The Trinity

The reason for a Christian doctrine on the Trinity

Most Christians believe that God exists with three distinct personal identities, Father,Son, and the Spirit yet God is one in the basic essence of his divine being. Although this belief is difficult to understand and hard to explain, Christians generally hold to this doctrine because the inspired writers of the biblical records of God’s revelation referred to various divine activities as coming from either the “Father”, the “Son”, or the “Spirit”.

One of the clearest biblical examples of such activity is Matthew’s account of Jesus’ baptism by John the Baptist as Jesus prepared to launch his ministry among the Israelites in ancient Judea and Galilee. Jesus presented himself to John in order to be baptized in the Jordan river, and Matthew reports the event from Jesus’ perspective with these words: “And when Jesus was baptized, immediately he (Jesus) went up from the water, and behold, the heavens were opened to him, and he saw the Spirit of God descending like a dove and coming to rest on him; and behold a voice from heaven said, ‘This is my beloved Son, with whom I am well pleased.’” (Matthew 3:16–17)1 Here we see the simultaneous activity of these three distinct persons; Jesus, the Son who was baptized, the Spirit who descended upon him, and the Father who praised him.

In some of his final instructions to his disciples before he would be arrested and crucified and eventually leave them, Jesus indicated to them that he would be sending them “the Counselor”, the “Spirit of truth”, who would come “from the Father ” (John 15:26)2 So Jesus, according to the apostle John, acknowledges the existence of these distinct persons, aside from himself, who were engaged in God’s various activities in the world.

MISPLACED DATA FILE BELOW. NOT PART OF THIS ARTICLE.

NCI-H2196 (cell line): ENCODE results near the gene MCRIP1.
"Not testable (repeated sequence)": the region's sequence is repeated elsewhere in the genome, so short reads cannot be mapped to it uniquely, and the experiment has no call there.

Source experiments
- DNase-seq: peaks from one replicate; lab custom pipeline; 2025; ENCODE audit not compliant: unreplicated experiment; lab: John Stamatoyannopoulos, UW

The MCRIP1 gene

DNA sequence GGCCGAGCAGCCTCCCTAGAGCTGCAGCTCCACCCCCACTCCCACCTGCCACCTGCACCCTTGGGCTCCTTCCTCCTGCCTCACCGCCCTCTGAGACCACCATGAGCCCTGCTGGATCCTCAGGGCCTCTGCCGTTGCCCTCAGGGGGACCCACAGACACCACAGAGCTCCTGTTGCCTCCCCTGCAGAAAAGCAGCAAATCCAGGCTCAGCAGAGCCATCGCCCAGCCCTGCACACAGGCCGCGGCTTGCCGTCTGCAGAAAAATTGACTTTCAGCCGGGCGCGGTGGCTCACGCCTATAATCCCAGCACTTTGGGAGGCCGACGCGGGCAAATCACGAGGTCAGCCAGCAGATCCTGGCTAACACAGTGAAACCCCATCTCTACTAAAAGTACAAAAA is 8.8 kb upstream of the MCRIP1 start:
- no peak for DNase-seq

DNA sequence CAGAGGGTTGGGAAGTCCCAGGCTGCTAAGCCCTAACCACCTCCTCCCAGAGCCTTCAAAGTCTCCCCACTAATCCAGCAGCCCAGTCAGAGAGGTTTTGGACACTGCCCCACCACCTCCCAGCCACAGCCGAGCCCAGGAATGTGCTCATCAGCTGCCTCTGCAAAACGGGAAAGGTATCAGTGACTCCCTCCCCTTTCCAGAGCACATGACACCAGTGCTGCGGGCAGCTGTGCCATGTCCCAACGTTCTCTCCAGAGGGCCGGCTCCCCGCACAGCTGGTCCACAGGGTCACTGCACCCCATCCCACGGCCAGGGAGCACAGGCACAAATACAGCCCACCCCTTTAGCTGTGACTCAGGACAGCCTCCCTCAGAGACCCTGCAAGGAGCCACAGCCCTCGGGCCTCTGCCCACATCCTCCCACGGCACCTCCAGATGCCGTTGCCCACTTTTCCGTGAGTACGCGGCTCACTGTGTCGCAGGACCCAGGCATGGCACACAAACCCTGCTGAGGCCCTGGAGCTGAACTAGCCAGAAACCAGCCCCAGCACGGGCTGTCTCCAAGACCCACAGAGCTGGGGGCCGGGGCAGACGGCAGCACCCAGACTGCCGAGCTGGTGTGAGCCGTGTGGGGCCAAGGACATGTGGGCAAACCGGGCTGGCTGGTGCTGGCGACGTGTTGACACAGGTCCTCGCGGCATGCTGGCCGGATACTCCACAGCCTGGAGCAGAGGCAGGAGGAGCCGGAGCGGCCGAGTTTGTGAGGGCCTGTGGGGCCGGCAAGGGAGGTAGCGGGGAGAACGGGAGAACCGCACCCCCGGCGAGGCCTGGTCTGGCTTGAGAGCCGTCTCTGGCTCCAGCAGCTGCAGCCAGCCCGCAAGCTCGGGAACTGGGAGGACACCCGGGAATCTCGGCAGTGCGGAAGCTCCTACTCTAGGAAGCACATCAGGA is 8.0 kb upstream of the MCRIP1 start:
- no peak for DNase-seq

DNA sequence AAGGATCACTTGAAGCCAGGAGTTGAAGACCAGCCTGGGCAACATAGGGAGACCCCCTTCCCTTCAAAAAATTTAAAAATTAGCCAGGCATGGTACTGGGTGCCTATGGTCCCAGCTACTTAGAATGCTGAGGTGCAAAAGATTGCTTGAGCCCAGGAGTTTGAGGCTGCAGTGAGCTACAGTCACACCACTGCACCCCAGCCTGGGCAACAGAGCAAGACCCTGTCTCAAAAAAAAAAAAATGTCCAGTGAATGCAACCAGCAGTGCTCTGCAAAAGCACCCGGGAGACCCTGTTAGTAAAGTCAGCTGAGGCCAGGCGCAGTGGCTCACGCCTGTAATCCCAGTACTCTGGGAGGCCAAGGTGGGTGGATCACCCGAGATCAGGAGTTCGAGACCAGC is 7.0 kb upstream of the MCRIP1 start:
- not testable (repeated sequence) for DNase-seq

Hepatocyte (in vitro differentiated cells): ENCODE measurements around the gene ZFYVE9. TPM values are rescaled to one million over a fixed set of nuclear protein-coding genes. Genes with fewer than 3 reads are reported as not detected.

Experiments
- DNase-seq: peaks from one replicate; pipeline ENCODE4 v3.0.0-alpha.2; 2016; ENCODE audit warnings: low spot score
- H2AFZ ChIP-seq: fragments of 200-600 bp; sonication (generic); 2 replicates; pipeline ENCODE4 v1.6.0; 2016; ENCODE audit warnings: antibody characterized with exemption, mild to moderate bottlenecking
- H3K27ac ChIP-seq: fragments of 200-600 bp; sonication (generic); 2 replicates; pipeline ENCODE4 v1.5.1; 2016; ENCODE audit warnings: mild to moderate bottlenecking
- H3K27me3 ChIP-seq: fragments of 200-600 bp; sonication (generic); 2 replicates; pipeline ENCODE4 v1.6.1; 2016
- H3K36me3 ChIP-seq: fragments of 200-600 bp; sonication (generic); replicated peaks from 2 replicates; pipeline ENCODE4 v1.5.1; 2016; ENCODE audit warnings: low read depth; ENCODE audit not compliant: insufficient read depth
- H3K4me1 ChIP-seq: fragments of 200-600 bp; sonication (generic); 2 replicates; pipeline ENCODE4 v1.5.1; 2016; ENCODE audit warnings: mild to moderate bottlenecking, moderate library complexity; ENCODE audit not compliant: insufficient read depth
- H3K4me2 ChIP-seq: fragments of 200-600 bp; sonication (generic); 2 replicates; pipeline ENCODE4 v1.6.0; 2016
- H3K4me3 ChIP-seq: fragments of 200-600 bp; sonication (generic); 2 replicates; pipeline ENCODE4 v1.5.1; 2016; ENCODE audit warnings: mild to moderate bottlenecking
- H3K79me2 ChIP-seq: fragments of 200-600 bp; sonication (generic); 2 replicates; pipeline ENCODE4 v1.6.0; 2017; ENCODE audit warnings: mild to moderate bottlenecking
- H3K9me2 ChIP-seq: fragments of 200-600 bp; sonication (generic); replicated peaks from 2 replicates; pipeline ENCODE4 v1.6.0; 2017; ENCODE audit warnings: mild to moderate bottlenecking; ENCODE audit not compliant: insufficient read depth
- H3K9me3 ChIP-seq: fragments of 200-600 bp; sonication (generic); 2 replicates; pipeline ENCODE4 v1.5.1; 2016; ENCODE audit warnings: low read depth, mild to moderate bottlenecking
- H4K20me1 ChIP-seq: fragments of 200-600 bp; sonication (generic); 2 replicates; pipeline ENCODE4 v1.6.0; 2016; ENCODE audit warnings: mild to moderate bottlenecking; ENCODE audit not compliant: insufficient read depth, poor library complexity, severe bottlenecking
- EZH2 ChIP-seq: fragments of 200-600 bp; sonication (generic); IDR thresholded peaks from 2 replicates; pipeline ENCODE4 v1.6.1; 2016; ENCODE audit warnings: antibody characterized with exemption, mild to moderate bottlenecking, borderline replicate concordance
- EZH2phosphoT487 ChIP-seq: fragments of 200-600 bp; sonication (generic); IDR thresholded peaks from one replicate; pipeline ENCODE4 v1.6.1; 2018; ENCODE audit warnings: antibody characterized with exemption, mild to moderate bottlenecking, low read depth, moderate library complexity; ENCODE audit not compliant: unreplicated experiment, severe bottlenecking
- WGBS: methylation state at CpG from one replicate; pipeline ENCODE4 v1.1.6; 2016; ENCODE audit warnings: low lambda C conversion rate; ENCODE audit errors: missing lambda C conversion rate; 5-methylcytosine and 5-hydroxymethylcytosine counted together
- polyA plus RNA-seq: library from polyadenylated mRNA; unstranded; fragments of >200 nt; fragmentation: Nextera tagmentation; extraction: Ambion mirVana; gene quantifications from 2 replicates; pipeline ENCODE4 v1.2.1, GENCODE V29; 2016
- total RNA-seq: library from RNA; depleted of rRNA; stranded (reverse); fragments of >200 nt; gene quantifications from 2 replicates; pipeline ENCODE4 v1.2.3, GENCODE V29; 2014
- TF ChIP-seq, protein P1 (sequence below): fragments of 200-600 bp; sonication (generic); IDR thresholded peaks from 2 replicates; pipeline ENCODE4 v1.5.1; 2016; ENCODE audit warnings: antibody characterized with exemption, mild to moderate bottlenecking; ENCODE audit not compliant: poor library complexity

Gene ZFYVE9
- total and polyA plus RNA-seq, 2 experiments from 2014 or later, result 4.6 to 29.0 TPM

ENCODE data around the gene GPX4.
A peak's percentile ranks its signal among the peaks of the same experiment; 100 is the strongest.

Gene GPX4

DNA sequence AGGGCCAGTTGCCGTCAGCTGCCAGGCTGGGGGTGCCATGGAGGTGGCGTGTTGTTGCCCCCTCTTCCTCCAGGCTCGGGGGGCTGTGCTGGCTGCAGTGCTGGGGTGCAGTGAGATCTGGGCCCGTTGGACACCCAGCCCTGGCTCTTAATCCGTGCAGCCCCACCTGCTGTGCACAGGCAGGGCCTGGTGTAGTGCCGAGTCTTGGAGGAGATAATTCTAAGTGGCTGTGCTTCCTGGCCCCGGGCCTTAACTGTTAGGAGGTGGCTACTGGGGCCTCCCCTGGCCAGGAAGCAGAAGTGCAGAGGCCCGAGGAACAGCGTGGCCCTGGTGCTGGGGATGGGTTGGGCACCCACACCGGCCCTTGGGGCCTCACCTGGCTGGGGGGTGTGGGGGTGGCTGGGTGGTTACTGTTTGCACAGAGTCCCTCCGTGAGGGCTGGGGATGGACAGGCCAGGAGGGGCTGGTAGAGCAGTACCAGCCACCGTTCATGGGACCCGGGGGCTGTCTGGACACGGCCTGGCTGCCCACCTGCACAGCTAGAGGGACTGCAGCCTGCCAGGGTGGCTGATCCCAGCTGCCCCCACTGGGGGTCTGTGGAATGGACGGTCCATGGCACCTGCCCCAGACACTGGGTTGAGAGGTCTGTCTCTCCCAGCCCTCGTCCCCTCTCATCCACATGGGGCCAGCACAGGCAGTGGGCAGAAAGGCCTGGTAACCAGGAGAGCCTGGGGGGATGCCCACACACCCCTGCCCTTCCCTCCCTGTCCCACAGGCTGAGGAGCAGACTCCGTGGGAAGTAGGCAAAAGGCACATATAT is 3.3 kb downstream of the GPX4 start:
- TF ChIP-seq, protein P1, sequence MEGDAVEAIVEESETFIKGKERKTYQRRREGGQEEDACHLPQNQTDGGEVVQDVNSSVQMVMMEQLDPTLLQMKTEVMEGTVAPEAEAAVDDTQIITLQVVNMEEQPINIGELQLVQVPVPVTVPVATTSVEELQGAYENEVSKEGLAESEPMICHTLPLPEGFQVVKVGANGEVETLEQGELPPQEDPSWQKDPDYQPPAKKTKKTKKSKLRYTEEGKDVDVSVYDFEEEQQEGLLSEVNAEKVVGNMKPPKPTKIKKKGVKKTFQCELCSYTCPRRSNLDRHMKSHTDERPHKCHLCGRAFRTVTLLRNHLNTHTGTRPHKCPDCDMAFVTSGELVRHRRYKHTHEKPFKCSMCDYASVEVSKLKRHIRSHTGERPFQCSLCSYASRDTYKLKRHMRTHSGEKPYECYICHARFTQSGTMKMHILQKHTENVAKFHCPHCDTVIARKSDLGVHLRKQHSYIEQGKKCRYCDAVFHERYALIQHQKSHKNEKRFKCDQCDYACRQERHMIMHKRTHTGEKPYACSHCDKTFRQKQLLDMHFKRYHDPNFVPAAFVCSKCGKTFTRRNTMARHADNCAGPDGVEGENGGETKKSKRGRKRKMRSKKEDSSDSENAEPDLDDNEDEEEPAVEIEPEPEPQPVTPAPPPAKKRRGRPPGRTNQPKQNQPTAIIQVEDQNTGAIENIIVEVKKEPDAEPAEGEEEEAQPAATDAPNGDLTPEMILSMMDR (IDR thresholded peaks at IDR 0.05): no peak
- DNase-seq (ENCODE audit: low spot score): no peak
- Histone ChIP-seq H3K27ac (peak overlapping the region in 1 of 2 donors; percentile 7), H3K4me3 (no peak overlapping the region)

And these distinct persons have been active in God’s work from the very beginning. Moses refers to the “Spirit of God” who was “hovering over the waters” as God created the “heavens and the earth”. (Genesis 1:1–2)3 Paul refers to these distinct persons in his words of thanksgiving for the work of “God, the Father of our Lord Jesus Christ” and the love of fellow believers “in the Spirit” and “the kingdom of his beloved Son” in his letter to the Colossians. He even indicates that Jesus Christ “is the image of the invisible God…by” whom “all things were created”. (See Colossians 1:3–16)4 The apostle John gives a great testimony regarding the distinct activities of “God,” “the Father,” “the Spirit,” and Jesus “the Son” in his introduction to his gospel record of Jesus’ life and ministry. (See John 1:1–34)5

A simple example of triune identity for a single individual

A man can be known, identified, acknowledged, received, or greeted as a son, a husband, and a father by different individuals all at the same time as they refer to the same individual. It is obvious from this example that this triune identity of a single individual has to do with the individual’s relationships with other individuals. And it should be evident from this example that there is a mutual and special bond that joins the individuals who use these terms in reference to one man to each other in a relationship that is very personal and special. This bond is one of blood and commitment, sharing one’s resources and treasures with each other in love and thanksgiving. The man and each of the individuals who relate to him in different ways each have their own personal roles and responsibilities and gifts to implement with each other in their relationship, but the identity of the man is always bigger than any of the particular roles, responsibilities, or activities that he does with those to whom he is related.

The importance of believing in the Trinity